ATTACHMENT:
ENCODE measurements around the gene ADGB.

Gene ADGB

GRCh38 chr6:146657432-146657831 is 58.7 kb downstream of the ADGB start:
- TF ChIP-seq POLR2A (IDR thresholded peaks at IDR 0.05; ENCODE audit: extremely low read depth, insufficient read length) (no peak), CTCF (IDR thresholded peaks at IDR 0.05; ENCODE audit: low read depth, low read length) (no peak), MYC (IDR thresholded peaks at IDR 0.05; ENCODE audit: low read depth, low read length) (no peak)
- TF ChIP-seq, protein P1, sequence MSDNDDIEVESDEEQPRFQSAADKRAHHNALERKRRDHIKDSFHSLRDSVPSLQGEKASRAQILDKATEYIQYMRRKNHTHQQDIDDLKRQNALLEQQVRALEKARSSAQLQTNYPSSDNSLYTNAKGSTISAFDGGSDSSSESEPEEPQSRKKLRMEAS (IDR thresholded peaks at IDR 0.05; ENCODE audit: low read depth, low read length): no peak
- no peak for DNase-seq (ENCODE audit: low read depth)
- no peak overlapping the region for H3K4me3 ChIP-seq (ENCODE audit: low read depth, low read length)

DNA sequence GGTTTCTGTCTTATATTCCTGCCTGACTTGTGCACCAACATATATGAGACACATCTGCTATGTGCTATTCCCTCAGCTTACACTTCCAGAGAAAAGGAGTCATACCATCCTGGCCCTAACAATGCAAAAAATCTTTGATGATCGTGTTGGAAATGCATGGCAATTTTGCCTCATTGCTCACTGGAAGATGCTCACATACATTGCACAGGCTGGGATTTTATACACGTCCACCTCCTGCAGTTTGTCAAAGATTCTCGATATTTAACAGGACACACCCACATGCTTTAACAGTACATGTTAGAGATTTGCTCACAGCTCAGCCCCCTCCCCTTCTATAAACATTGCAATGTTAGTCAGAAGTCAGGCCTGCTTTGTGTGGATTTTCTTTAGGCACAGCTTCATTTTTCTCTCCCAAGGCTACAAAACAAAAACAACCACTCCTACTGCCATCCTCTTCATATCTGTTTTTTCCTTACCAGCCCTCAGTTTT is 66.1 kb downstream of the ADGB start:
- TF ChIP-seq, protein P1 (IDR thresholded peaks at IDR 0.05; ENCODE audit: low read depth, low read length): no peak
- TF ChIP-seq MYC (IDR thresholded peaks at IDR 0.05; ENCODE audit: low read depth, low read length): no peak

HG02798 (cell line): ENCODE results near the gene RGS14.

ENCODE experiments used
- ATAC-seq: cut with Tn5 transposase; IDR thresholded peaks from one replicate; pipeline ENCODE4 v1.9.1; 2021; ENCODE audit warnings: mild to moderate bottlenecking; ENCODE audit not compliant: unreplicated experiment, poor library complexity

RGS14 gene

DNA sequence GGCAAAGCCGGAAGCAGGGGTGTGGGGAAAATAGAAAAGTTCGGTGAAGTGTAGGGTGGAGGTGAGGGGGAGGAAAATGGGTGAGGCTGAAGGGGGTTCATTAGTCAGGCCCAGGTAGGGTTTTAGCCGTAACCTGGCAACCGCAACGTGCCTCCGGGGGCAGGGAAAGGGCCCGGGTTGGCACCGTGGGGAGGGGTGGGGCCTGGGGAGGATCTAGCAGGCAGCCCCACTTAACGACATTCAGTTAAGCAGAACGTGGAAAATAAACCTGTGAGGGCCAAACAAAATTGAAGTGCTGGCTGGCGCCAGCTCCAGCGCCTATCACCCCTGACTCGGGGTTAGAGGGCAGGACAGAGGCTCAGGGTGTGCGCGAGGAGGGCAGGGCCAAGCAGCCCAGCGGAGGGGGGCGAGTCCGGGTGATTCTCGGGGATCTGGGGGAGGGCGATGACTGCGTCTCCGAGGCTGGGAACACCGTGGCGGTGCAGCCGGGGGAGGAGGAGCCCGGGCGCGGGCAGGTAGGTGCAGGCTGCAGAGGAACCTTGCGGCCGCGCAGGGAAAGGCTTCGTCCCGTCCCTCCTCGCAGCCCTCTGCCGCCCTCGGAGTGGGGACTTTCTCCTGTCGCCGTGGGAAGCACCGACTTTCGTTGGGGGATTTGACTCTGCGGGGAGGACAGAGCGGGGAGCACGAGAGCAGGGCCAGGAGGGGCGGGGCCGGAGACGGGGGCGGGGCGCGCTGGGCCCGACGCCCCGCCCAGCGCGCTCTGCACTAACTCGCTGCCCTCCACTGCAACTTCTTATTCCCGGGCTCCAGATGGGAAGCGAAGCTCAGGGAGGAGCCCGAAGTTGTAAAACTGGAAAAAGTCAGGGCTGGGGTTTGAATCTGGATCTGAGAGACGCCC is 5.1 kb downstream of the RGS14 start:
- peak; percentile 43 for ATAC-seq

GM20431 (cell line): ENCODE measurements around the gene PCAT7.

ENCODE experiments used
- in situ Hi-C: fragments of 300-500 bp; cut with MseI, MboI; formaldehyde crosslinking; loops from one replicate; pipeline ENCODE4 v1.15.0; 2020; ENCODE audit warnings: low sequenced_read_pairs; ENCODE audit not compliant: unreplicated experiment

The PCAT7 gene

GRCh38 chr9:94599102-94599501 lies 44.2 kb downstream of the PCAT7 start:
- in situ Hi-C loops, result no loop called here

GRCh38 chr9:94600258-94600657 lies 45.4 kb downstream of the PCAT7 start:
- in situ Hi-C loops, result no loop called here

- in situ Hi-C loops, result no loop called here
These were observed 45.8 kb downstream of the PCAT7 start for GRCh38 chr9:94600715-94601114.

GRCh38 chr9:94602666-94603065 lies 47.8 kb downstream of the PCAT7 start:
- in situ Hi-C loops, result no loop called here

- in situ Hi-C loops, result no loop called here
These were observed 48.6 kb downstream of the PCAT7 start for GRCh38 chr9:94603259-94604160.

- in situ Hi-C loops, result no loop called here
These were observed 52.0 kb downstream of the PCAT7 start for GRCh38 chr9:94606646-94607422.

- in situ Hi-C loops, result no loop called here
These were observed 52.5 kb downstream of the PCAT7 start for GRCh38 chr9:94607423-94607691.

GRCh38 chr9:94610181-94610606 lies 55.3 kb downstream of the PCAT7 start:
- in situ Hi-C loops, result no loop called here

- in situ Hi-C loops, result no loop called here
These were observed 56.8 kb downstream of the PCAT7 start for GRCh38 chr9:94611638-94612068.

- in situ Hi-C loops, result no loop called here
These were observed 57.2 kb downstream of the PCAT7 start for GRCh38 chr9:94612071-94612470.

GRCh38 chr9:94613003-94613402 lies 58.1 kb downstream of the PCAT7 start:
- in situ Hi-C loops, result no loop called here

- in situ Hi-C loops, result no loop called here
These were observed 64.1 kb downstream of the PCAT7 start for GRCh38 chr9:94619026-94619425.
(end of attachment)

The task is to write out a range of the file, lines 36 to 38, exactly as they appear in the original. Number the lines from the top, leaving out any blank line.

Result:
- in situ Hi-C loops, result no loop called here

- in situ Hi-C loops, result no loop called here
These were observed 56.8 kb downstream of the PCAT7 start for GRCh38 chr9:94611638-94612068.